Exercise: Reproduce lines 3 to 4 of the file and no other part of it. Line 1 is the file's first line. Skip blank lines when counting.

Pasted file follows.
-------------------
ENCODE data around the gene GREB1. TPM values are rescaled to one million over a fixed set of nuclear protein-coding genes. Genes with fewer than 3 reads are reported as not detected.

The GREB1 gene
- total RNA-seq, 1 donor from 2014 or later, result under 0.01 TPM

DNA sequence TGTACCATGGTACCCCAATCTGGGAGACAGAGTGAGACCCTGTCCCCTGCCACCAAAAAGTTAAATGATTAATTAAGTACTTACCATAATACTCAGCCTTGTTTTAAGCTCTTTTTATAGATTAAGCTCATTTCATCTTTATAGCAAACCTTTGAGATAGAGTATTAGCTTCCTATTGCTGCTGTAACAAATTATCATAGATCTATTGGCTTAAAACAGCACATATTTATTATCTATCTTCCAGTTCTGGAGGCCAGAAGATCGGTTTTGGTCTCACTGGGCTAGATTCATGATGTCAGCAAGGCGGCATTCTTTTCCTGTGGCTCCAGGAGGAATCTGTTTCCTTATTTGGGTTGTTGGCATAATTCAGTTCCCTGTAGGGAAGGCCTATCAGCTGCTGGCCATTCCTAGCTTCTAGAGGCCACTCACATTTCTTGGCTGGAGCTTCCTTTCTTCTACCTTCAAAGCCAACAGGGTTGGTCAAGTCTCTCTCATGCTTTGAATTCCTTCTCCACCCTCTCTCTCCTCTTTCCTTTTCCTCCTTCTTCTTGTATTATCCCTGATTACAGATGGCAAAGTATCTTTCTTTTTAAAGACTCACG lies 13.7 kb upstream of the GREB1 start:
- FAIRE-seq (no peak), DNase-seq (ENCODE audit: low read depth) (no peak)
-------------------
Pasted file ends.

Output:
- total RNA-seq, 1 donor from 2014 or later, result under 0.01 TPM

DNA sequence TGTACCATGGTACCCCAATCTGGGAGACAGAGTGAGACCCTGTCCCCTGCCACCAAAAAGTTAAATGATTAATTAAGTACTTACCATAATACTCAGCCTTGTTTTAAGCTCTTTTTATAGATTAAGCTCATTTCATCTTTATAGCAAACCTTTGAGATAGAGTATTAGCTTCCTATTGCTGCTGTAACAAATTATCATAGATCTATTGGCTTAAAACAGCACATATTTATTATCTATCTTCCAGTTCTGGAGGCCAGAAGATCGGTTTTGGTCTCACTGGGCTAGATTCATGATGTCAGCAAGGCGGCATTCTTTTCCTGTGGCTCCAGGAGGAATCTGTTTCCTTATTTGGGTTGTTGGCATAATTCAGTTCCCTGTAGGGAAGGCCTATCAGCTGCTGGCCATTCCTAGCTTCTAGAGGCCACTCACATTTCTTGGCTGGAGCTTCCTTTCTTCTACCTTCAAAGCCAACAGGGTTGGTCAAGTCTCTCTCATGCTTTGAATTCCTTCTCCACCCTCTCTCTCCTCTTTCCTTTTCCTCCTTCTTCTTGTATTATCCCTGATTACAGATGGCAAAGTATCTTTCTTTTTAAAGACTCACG lies 13.7 kb upstream of the GREB1 start: